Deep learning on large images: challenges and CNN

Applying deep learning on large images is always a challenge but there a solution using convolutional but first, let’s understand in brief where is the challenge? So one of the challenges in computer vision is that inputs become very big as we increase image size.

Ok. Consider the example of a basic image classification problem e.g.; cat detection.

Let’s take an input 64×64 image of a cat and try to figure out if that is a cat or not? to do that we’ll need 64x64x3, (where 3 is the no of RGB channel) parameters, so the x input feature will have 12288 dimensions though this is not a very large number considering just the 64×64 image size which is very small there are lots of input features to deal with..

Say now if we take 1000×1000 image (1MB) which is decent in size but there will be 1000x1000x3 (where 3 are the RGB channels) ~ 3M input features

so if you put in a deep network then x will be 3M, and suppose if first hidden layer has 1000 hidden units then the total no of weights for a fully connected network will be (Weight matrix, X) ~ (1000, 3M) dimension means that the matrix will have 3 Billion parameters which are very very large, so with that much of data it is difficult to avoid overfitting in Neural Network and also the computational requirement to train the 3 Billion params is not feasible.

This is just for a 1MB image but in computer vision problem you don’t want to stick with using just tiny images using bigger images results in overfitting and huge input feature vector so here comes convolution operation which is the basic building block of Convolutional Neural Network (CNN).

Source: Andrew Ng Deep learning Course

More on CNN in the next post.


Inspiration & source of understanding: Andrew Ng, Deep Learning

Prognostic Analytics for Predictive Maintenance, a case study

First, let’s try to understand the difference between prognostic analysis and predictive analysis. Predictive analysis tells that something is going to fail in future whereas Prognostic analysis tells that something is going to fail says in next some days/weeks/months. so there is always a time dimension factor in the prognostic analysis. Prognostic analysis can help in planning things in advance before the system actually fails results in saving resources and time. Let elaborate further with a case study.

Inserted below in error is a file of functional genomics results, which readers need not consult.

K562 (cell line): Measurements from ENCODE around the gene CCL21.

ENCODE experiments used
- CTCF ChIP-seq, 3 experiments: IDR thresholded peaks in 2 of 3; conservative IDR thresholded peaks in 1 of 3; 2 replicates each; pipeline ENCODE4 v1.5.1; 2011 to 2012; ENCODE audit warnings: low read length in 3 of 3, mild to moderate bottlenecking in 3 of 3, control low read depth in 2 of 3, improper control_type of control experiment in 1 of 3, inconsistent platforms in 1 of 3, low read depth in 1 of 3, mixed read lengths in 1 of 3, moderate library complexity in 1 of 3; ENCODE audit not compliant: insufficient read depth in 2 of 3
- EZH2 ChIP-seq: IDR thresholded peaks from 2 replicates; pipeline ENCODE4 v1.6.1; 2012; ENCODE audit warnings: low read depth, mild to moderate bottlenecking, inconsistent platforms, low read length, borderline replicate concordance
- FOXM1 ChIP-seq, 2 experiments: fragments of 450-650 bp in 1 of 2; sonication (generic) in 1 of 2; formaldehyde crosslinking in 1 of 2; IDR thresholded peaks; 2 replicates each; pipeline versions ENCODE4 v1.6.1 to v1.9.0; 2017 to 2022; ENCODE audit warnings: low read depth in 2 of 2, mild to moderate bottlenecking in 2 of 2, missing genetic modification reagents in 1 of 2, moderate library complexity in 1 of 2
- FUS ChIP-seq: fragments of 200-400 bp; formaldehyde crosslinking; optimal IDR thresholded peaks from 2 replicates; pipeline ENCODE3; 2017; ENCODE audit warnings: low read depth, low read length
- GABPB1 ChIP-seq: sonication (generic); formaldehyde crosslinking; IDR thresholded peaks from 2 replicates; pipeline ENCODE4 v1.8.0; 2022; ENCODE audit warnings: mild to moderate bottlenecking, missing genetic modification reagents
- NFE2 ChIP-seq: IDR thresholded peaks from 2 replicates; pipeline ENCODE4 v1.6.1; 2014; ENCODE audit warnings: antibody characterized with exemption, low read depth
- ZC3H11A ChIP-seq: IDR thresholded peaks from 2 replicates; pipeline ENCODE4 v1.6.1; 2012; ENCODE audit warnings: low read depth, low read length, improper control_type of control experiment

Case Study: Let’s take a case where we want to use Prognostic Analytics for Predictive Maintenance in IoT based Systems in large plants e.g.; aviation, oil & gas, big manufacturer, etc. Running a prognostic model can help in finding out that performance of which controls system is degrading by analyzing the key sensor data of the past which can give an early sign that the system may go down and one can take precaution which can result in big saving. The control systems which also includes sensor infrastructure used in heavy industries generate tons-tons of data continuously and most of the time the data is decades-old, so basically companies stores the data but get never used. So there is a huge opportunity for the heavy manufacturers to use the past data to get a good insight into the different parts of the system. Technically, ML team can make a pipeline and stream the data which is coming out of the control system as it works and stream to a cloud-like AWS/Google/Azure or private cloud and then ML models can be run to check for the abnormalities and preventive maintenance can be planned. For an example, if you in a power plant and some crucial parts fails then someone from the supplier has to rush, take a plane and deliver and install which costs a lot of money but if we start doing the prognostic analysis we can get an early sign of which parts might fail and can procure. Just to summarise, we can use the old data of the system/putting new data to the cloud and make preventive/prognostic analysis which can save money, resources and time.